knee surgery treatment options and care in dogs

Golden Retriever running in field | What to expect after knee surgery in dogs
Posted by Dr. Kim Smyth on Aug 14 2014

The most common knee injury in dogs is a ruptured cranial cruciate ligament, and because surgery to repair this injury is almost always recommended, knee surgery is a familiar treatment in veterinary medicine.

Cruciate ligament ruptures are most often seen in big dogs, but small dogs have their fair share of knee problems, too. Luxating patellas are a hereditary condition seen in many breeds of small dogs, and if the clinical signs are severe enough, knee surgery is recommended for them, too.

Whether you have a big dog or a small dog, it is possible that knee surgery is in your future, so I thought it would be worthwhile to address what you can expect after your pet comes home.

Cruciate ligament surgery options

Let’s start with cruciate ligament repair, because it’s just so common. If your dog has been diagnosed with a torn cruciate ligament, surgery is your best bet for a long term pain-free outcome. If left untreated, over time your dog will develop arthritis as the joint tries to stabilize itself. Surgery stabilizes the joint immediately instead.

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There are three popular options for cruciate ligament repair: extracapsular repair, tibial plateau leveling osteotomy (TPLO) and tibial tuberosity advancement (TTA). Each has its benefits, and your veterinarian will recommend the surgery that is best for your dog. Here’s what you can expect in your post-operative pooch.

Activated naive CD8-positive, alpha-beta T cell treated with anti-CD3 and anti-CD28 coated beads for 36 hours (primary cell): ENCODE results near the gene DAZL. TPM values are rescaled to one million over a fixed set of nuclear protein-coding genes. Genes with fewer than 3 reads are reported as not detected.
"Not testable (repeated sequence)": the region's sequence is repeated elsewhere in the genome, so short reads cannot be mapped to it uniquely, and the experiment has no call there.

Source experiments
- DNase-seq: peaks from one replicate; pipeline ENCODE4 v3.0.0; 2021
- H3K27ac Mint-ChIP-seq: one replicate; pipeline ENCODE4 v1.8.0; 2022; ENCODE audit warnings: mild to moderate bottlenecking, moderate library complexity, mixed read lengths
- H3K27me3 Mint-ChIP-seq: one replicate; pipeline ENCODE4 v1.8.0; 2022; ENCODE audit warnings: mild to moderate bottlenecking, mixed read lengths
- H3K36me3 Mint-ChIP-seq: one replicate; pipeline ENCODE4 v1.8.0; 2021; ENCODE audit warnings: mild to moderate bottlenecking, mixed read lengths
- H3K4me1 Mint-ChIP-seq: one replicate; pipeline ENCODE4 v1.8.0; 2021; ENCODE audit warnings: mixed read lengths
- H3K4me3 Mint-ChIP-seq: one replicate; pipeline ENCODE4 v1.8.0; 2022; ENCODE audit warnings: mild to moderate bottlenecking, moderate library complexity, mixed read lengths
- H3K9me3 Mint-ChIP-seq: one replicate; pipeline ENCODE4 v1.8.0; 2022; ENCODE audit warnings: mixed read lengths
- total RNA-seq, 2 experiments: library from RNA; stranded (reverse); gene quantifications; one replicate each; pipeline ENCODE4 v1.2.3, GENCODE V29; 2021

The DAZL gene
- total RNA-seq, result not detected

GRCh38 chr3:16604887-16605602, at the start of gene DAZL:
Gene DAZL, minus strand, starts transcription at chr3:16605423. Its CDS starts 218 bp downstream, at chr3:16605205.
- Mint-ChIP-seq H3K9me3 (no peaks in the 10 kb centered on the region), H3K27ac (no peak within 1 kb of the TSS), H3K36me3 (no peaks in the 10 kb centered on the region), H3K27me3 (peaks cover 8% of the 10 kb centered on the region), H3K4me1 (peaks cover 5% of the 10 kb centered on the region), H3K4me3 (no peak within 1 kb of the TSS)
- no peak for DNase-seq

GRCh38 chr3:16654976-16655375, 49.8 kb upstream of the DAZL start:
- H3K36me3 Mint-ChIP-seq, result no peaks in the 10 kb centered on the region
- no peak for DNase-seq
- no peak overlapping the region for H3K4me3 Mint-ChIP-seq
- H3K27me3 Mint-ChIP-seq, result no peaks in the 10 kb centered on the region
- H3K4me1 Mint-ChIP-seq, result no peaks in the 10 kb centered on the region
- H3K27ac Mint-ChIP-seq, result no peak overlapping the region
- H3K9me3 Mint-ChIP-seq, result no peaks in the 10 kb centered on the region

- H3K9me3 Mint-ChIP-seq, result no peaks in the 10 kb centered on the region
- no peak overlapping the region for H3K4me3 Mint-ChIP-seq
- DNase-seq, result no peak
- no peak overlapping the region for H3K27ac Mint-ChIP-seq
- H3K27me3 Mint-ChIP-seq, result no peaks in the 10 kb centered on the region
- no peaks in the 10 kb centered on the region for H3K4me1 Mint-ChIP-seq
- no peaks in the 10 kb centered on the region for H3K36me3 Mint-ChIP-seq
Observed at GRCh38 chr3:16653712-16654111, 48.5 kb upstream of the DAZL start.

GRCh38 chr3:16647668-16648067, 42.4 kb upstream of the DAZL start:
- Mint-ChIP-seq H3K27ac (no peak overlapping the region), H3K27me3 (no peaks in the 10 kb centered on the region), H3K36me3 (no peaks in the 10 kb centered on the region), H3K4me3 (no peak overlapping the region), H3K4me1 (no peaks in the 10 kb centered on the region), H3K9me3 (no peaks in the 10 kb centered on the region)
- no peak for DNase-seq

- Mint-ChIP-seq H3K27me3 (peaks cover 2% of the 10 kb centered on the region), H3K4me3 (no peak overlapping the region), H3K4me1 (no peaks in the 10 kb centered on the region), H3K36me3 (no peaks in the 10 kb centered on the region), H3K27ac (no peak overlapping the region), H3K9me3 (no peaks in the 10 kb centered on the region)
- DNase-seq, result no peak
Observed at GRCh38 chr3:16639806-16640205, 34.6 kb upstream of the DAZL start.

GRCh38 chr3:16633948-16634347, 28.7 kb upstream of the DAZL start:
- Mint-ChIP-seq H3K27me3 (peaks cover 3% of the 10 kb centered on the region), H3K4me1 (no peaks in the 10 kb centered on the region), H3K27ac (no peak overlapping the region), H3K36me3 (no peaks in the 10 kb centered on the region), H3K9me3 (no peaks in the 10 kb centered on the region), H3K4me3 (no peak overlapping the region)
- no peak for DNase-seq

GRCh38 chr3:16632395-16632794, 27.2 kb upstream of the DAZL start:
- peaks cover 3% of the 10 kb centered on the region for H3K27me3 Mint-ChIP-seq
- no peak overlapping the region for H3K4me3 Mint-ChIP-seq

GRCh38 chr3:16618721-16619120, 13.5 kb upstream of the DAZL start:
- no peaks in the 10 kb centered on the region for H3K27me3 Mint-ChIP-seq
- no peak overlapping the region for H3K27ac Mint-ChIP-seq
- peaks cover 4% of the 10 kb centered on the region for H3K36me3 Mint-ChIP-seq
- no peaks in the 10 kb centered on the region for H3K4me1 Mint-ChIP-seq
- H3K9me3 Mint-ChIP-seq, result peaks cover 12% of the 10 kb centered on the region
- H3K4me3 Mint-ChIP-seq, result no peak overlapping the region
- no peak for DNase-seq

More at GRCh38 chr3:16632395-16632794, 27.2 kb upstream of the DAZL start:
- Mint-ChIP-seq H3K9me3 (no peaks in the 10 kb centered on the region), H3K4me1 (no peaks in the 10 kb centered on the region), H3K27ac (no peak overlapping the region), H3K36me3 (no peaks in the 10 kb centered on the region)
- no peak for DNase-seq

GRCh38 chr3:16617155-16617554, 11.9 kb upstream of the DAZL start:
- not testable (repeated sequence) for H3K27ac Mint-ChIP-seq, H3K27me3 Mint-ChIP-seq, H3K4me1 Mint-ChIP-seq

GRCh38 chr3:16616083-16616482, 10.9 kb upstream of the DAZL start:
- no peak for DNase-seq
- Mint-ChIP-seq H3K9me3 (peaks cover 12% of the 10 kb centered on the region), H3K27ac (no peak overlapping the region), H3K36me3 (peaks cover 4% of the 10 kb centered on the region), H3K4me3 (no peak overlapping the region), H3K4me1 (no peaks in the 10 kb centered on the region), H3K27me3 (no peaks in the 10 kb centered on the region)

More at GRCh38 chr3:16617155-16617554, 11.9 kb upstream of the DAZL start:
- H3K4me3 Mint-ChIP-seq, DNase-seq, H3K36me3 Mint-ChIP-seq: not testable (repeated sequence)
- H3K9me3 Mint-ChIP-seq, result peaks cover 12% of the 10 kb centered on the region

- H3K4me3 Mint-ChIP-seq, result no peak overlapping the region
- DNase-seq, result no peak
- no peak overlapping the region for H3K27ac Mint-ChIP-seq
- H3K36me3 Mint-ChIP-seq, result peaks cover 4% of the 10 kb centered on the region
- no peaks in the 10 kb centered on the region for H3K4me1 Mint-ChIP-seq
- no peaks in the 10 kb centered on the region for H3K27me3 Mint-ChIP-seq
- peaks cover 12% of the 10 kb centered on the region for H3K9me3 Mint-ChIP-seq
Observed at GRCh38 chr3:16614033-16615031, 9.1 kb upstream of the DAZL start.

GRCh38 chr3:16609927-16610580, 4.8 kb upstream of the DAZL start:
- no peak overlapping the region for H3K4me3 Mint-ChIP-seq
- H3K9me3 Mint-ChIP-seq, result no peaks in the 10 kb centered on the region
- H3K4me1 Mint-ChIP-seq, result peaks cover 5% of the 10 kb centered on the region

Extracapsular repair

Exercise restriction will be required for at least 8 weeks. Leash walks only—no running or jumping.

Your dog might be toe touching within a day or two after returning home, but it may take up to two weeks. A gradual return to function will happen over two months.


Your dog will probably come home with a bandage over the entire leg.

Strict exercise restriction will be required for 8 to 12 weeks.

Your dog will likely be toe touching within a week, with a return to normal function expected two to three months post-operatively.


Your dog will probably come home with a bandage over the entire leg.

Strict exercise restriction and confinement will be required for at least 12 weeks.

Your dog will likely return to normal function within three to four months.

Luxating patella surgery options

Dogs with luxating patellas have to cope with knee caps that slide in and out place. There are three surgical procedures used to correct this condition: lateral imbrication, trochlear modification and tibial crest transposition.

The goal of each surgery is to keep the patella from sliding out of its groove in the tibia. Your veterinarian will suggest the surgery best suited for your dog.

If a lateral imbrication is the surgery of choice, you can expect to have to restrict your pet’s activity for three to four weeks.

If either of the other two surgeries is performed, she’ll need to have her exercise restricted for closer to six weeks.

Regardless of the surgery, your dog will be toe touching within a week or two post-operatively, though some dogs will need to be trained to reuse the affected leg.

No matter the underlying cause or the surgery performed, physical therapy will likely be part of the post-operative plan. Passive range of motion exercises and cold packs can be done at home with the blessing of your veterinarian, but in some cases, your vet will prescribe professional physical therapy.

If you’re lucky enough to have veterinary physical therapists in your area, take advantage of them - especially if you have pet insurance that covers rehabilitation! Your pet will thank you for it when he emerges from his knee surgery stronger than ever!

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